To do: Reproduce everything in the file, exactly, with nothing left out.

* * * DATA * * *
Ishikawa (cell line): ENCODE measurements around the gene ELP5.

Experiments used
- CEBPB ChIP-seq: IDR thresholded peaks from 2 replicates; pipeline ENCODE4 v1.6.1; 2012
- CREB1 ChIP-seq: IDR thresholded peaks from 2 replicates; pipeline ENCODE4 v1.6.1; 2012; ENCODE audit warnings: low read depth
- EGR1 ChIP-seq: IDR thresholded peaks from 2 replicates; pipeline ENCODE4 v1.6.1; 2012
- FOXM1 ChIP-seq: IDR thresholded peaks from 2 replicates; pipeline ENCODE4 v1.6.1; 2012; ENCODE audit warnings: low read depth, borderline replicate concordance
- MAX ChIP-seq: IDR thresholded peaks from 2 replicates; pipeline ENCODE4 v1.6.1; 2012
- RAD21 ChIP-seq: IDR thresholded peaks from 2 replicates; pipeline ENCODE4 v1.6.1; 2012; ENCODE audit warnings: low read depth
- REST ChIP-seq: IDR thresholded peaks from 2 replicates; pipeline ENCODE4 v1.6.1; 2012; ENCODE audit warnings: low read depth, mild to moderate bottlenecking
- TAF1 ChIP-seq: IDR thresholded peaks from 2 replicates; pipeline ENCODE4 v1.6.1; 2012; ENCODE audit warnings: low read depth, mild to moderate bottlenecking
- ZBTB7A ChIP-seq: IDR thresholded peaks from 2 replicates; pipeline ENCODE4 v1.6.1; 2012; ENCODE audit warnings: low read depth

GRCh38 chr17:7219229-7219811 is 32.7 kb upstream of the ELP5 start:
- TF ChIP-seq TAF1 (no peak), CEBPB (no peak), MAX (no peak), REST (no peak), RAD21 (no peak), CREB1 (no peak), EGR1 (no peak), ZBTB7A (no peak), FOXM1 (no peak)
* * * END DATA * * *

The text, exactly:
Ishikawa (cell line): ENCODE measurements around the gene ELP5.

Experiments used
- CEBPB ChIP-seq: IDR thresholded peaks from 2 replicates; pipeline ENCODE4 v1.6.1; 2012
- CREB1 ChIP-seq: IDR thresholded peaks from 2 replicates; pipeline ENCODE4 v1.6.1; 2012; ENCODE audit warnings: low read depth
- EGR1 ChIP-seq: IDR thresholded peaks from 2 replicates; pipeline ENCODE4 v1.6.1; 2012
- FOXM1 ChIP-seq: IDR thresholded peaks from 2 replicates; pipeline ENCODE4 v1.6.1; 2012; ENCODE audit warnings: low read depth, borderline replicate concordance
- MAX ChIP-seq: IDR thresholded peaks from 2 replicates; pipeline ENCODE4 v1.6.1; 2012
- RAD21 ChIP-seq: IDR thresholded peaks from 2 replicates; pipeline ENCODE4 v1.6.1; 2012; ENCODE audit warnings: low read depth
- REST ChIP-seq: IDR thresholded peaks from 2 replicates; pipeline ENCODE4 v1.6.1; 2012; ENCODE audit warnings: low read depth, mild to moderate bottlenecking
- TAF1 ChIP-seq: IDR thresholded peaks from 2 replicates; pipeline ENCODE4 v1.6.1; 2012; ENCODE audit warnings: low read depth, mild to moderate bottlenecking
- ZBTB7A ChIP-seq: IDR thresholded peaks from 2 replicates; pipeline ENCODE4 v1.6.1; 2012; ENCODE audit warnings: low read depth

GRCh38 chr17:7219229-7219811 is 32.7 kb upstream of the ELP5 start:
- TF ChIP-seq TAF1 (no peak), CEBPB (no peak), MAX (no peak), REST (no peak), RAD21 (no peak), CREB1 (no peak), EGR1 (no peak), ZBTB7A (no peak), FOXM1 (no peak)